The exact date of the castle’s creation is not known, nor is it known whether it was built on the site of an earlier pagan hillfort. In written sources, the castle Helme (Helmet) first appeared in 1412, although its building probably took place much earlier, probably in the first half of the fourteenth century. It stood in the center of the Livonian property of the Teutonic Order, on the road connecting Wenden and Fellin. In 1471 in the castle was imprisoned the Land Master of Livonia, Johann Waldhaus von Heerse, overthrown by the confreres. It is also known that in 1560, near the castle, the battle of Ermes took place, in which the Muscovite troops defeated the forces of the Livonian branch of the Teutonic Knights. In spite of this, the castle happily avoided major damages and went under Polish-Lithuanian rule. The end of the military history of the castle came in 1658, when Helme destroyed Russian troops raking the areas of southern Estonia. Since then, the castle remains in ruin.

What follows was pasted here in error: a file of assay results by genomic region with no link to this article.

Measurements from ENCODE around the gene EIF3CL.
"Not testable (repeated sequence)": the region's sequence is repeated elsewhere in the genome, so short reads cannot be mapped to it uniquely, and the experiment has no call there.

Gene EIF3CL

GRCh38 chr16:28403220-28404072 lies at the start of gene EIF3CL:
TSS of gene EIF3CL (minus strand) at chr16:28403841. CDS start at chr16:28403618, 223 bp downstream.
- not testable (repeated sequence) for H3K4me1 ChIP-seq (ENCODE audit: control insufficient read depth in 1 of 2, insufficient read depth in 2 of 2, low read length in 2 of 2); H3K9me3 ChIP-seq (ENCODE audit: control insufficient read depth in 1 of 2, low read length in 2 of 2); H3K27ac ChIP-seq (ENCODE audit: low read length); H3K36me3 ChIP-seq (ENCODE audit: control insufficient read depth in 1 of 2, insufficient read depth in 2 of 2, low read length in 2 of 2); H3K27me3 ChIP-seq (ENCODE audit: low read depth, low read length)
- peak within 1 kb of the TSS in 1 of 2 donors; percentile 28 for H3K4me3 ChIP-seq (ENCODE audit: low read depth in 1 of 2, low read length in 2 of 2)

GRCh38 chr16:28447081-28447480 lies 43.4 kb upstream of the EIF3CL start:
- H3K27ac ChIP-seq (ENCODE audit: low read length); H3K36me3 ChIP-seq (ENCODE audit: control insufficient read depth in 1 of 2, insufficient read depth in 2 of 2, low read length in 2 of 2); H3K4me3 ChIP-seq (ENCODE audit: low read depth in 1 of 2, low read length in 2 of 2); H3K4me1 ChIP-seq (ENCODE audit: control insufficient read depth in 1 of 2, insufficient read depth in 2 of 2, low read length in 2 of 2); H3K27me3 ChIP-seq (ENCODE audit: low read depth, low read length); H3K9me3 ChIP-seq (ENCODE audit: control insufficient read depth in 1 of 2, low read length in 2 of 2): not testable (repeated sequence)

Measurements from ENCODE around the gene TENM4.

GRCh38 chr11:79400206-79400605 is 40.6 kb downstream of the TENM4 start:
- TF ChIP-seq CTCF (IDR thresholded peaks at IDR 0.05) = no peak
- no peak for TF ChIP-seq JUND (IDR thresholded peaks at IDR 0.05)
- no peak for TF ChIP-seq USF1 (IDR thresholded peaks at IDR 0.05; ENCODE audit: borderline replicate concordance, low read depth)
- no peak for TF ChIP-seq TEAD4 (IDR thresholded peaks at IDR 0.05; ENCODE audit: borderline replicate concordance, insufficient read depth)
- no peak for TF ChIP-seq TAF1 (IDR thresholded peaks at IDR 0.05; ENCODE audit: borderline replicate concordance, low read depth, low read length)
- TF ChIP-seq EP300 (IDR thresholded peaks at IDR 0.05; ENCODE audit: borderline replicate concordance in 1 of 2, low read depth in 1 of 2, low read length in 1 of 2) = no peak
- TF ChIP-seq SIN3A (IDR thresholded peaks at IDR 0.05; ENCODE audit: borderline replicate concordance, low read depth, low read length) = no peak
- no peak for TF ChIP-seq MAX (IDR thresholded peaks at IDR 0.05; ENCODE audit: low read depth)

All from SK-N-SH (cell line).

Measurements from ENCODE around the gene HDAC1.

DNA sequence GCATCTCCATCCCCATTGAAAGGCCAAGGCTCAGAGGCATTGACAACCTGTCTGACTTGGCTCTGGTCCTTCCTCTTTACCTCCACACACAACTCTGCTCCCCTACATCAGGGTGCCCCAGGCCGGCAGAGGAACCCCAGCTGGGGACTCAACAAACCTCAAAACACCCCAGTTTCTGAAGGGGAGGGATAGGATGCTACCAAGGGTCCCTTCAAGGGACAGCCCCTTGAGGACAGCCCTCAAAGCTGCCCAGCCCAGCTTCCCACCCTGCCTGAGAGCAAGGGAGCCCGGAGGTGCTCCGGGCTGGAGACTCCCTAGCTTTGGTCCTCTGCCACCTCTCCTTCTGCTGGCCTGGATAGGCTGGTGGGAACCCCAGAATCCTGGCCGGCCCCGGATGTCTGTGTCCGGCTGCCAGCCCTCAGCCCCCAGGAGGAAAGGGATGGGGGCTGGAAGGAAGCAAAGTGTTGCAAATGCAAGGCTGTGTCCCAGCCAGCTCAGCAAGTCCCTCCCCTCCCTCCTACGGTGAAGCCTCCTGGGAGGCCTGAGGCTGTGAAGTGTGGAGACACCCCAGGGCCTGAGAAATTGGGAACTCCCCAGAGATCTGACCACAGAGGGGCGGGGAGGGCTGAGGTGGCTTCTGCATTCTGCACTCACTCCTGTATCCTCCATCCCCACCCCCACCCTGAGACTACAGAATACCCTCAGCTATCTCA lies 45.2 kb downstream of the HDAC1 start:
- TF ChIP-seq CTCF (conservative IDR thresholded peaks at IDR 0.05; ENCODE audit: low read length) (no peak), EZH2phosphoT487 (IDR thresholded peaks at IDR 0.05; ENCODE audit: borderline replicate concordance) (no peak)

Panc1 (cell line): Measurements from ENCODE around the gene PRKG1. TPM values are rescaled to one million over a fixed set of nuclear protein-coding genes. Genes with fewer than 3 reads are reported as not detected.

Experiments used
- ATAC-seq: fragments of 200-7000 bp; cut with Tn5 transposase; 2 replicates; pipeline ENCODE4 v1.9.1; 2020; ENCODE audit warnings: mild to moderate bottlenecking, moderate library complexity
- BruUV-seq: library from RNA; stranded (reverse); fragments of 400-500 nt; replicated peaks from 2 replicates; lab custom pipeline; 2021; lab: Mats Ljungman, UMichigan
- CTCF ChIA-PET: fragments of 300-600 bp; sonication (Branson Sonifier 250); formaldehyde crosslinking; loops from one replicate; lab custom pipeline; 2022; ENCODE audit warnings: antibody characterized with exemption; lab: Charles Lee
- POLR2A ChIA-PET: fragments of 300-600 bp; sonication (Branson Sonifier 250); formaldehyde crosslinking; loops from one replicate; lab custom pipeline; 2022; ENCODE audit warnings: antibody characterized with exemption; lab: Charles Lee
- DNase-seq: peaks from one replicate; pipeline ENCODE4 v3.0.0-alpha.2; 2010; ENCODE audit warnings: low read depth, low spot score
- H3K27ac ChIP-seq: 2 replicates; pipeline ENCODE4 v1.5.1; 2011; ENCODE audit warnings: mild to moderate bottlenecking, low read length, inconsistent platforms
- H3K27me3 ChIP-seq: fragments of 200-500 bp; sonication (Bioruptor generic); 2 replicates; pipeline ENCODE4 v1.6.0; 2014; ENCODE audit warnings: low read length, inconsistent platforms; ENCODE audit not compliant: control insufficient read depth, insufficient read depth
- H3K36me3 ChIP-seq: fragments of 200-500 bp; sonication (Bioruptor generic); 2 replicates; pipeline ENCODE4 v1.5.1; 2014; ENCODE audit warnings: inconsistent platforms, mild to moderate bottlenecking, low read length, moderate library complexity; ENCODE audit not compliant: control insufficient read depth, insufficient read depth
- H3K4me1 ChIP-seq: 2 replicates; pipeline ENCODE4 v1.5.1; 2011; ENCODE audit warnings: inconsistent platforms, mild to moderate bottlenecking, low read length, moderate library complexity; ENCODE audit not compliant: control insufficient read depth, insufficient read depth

The castle had an irregular form, adapted to the shape of the hill on which it was erected. Little is known about the internal layout of the castle premises. It is certain, however, that the main castle gate was located from the south, and a bridge based on stone pillars led to it. The main, square castle tower, located halfway along the west wall, was also identified. The internal buildings of the castle adjoined the perimeter wall, and the entire complex was surrounded by a double moat.
Despite the fact that the castle was still in quite good condition in the 19th century, today it is in the form of a ruin with small relics of internal buildings and longer fragments of the perimeter wall. Entrance to the castle is free.
Borowski T, Miasta, zamki i klasztory, Inflanty, Warszawa 2010.